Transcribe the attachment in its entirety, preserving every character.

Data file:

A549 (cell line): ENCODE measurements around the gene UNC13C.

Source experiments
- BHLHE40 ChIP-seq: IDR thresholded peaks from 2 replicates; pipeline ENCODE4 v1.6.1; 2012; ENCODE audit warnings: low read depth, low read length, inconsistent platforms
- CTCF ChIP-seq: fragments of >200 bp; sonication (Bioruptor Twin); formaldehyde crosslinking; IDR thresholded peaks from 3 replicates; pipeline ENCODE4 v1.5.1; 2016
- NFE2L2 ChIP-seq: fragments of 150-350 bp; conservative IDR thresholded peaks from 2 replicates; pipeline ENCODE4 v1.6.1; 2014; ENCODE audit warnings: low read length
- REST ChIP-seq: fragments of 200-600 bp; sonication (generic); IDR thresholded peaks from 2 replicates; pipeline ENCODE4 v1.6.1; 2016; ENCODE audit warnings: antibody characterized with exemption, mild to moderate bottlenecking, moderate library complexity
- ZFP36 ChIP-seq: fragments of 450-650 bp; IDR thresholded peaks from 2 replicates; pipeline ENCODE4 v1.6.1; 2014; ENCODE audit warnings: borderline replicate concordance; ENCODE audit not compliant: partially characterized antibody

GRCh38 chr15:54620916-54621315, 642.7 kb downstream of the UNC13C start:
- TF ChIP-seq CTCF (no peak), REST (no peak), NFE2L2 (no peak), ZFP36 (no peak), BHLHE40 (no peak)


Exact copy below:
A549 (cell line): ENCODE measurements around the gene UNC13C.

Source experiments
- BHLHE40 ChIP-seq: IDR thresholded peaks from 2 replicates; pipeline ENCODE4 v1.6.1; 2012; ENCODE audit warnings: low read depth, low read length, inconsistent platforms
- CTCF ChIP-seq: fragments of >200 bp; sonication (Bioruptor Twin); formaldehyde crosslinking; IDR thresholded peaks from 3 replicates; pipeline ENCODE4 v1.5.1; 2016
- NFE2L2 ChIP-seq: fragments of 150-350 bp; conservative IDR thresholded peaks from 2 replicates; pipeline ENCODE4 v1.6.1; 2014; ENCODE audit warnings: low read length
- REST ChIP-seq: fragments of 200-600 bp; sonication (generic); IDR thresholded peaks from 2 replicates; pipeline ENCODE4 v1.6.1; 2016; ENCODE audit warnings: antibody characterized with exemption, mild to moderate bottlenecking, moderate library complexity
- ZFP36 ChIP-seq: fragments of 450-650 bp; IDR thresholded peaks from 2 replicates; pipeline ENCODE4 v1.6.1; 2014; ENCODE audit warnings: borderline replicate concordance; ENCODE audit not compliant: partially characterized antibody

GRCh38 chr15:54620916-54621315, 642.7 kb downstream of the UNC13C start:
- TF ChIP-seq CTCF (no peak), REST (no peak), NFE2L2 (no peak), ZFP36 (no peak), BHLHE40 (no peak)